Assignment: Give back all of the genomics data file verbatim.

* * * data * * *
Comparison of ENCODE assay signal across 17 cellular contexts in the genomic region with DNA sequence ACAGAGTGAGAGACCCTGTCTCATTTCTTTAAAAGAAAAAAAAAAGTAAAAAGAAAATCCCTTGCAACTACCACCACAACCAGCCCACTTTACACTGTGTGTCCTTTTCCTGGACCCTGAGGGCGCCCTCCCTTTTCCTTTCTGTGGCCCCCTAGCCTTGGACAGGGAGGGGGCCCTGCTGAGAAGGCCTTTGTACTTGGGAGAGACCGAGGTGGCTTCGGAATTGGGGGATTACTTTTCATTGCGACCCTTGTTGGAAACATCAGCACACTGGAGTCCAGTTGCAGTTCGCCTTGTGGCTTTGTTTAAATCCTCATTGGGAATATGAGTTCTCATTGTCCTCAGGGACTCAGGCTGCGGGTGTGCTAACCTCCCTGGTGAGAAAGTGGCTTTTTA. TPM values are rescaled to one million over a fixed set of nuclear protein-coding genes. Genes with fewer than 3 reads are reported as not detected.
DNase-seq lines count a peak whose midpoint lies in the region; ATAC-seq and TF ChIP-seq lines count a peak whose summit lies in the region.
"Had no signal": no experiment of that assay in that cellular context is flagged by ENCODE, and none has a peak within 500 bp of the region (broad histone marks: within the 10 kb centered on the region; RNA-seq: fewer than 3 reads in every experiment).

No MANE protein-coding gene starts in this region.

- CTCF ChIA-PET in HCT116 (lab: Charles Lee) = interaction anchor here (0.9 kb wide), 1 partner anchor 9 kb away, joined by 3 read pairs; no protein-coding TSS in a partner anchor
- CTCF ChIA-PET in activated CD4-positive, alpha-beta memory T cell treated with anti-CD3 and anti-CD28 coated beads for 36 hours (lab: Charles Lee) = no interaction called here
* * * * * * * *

Comparison of ENCODE assay signal across 17 cellular contexts in the genomic region with DNA sequence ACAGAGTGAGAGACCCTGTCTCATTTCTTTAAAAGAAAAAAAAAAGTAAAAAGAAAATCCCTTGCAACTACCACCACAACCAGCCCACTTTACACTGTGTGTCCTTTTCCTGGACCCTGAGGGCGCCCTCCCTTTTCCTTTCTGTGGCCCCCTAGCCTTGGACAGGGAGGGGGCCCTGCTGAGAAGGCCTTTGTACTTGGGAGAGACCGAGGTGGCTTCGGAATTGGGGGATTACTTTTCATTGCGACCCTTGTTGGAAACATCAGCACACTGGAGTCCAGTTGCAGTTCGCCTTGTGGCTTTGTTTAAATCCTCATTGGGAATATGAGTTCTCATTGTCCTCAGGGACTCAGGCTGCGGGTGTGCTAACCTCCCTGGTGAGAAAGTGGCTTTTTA. TPM values are rescaled to one million over a fixed set of nuclear protein-coding genes. Genes with fewer than 3 reads are reported as not detected.
DNase-seq lines count a peak whose midpoint lies in the region; ATAC-seq and TF ChIP-seq lines count a peak whose summit lies in the region.
"Had no signal": no experiment of that assay in that cellular context is flagged by ENCODE, and none has a peak within 500 bp of the region (broad histone marks: within the 10 kb centered on the region; RNA-seq: fewer than 3 reads in every experiment).

No MANE protein-coding gene starts in this region.

- CTCF ChIA-PET in HCT116 (lab: Charles Lee) = interaction anchor here (0.9 kb wide), 1 partner anchor 9 kb away, joined by 3 read pairs; no protein-coding TSS in a partner anchor
- CTCF ChIA-PET in activated CD4-positive, alpha-beta memory T cell treated with anti-CD3 and anti-CD28 coated beads for 36 hours (lab: Charles Lee) = no interaction called here